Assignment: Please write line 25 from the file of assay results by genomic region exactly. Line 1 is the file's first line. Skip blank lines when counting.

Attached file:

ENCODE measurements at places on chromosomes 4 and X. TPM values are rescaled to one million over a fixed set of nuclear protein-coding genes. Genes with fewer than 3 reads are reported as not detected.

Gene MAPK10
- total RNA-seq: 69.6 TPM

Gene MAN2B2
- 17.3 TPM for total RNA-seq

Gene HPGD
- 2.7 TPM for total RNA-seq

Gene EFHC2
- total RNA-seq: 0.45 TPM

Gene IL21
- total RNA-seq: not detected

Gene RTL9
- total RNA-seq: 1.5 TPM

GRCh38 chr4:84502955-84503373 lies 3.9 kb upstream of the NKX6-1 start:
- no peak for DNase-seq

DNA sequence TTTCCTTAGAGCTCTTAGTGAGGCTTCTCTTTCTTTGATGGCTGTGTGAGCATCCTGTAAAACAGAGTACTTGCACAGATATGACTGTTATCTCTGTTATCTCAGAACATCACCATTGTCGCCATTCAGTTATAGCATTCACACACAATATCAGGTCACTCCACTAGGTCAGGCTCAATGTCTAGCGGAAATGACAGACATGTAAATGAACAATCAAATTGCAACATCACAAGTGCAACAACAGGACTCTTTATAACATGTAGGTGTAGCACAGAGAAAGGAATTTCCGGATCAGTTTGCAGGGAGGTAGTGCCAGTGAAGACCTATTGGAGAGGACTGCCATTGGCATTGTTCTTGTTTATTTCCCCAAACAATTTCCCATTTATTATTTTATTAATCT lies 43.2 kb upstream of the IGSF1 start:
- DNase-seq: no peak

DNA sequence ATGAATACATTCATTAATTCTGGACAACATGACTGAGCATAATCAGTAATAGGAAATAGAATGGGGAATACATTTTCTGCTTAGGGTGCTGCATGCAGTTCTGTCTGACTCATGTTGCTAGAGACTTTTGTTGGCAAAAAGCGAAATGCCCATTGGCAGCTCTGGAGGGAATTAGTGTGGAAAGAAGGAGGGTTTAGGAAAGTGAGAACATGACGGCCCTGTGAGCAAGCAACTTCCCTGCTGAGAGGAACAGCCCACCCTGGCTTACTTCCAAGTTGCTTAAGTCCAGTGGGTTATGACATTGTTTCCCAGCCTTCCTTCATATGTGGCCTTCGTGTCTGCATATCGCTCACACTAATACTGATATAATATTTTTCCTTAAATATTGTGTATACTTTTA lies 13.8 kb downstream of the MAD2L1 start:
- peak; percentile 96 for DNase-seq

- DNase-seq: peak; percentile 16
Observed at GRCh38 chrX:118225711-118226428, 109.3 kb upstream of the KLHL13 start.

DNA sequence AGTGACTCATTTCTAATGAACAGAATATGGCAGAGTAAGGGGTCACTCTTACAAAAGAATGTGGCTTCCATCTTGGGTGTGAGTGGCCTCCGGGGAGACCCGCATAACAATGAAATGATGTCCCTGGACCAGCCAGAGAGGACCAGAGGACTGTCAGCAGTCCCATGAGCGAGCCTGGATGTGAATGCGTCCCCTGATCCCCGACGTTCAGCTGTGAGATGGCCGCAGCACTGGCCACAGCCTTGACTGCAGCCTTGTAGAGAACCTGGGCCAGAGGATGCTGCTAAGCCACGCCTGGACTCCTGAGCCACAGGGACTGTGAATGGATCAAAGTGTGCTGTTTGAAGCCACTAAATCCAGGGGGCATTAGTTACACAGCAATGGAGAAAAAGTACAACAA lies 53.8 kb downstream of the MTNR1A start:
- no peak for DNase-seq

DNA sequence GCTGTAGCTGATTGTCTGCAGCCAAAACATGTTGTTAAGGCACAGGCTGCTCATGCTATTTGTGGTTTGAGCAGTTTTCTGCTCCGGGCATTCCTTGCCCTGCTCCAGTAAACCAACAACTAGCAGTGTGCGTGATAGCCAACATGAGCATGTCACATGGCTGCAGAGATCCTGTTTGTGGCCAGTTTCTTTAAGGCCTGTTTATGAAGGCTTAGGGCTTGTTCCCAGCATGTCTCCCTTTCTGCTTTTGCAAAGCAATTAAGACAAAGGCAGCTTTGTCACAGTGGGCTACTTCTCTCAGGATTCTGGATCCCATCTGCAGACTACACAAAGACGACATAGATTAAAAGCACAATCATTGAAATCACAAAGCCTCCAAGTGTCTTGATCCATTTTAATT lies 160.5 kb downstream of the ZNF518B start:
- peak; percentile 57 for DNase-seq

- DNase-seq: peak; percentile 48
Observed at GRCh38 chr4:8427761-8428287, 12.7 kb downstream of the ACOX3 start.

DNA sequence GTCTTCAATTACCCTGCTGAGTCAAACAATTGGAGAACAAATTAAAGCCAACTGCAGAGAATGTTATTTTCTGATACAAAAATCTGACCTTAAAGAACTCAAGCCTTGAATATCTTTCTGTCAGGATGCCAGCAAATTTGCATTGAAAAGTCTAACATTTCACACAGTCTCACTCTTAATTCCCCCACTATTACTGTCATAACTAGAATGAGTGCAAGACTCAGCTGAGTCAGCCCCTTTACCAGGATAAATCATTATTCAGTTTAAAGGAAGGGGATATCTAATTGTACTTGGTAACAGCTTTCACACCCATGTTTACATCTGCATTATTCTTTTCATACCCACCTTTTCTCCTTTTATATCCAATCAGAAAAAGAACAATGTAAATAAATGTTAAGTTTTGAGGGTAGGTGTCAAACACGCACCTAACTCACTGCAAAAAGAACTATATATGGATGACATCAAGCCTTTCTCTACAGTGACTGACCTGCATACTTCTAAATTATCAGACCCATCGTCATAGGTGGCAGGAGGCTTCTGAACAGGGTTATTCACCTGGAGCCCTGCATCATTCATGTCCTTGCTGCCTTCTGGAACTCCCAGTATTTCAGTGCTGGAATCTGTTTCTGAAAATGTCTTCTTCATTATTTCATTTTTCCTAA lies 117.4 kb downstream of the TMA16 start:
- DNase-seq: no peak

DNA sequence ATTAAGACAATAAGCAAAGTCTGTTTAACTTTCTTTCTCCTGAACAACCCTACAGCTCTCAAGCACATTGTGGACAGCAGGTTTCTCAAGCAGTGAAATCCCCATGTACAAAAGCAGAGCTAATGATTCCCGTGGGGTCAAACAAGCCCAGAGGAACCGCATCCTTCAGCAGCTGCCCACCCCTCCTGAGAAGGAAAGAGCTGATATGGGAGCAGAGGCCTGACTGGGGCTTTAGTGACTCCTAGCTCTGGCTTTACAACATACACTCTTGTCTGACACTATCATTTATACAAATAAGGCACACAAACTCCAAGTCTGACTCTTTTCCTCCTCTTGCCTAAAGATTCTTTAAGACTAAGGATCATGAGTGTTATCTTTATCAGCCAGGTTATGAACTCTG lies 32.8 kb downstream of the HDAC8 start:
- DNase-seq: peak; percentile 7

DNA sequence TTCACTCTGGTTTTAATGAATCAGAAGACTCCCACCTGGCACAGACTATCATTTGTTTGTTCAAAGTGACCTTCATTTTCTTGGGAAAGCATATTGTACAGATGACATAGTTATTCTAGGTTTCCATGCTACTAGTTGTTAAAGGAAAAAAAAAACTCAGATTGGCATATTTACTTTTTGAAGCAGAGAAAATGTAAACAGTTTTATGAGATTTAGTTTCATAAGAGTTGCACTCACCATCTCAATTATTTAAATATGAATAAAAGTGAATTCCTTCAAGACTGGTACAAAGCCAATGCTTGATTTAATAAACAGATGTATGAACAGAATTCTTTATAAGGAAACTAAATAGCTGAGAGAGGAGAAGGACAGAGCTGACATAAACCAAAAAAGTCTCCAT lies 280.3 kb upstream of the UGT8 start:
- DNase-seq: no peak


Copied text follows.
- peak; percentile 57 for DNase-seq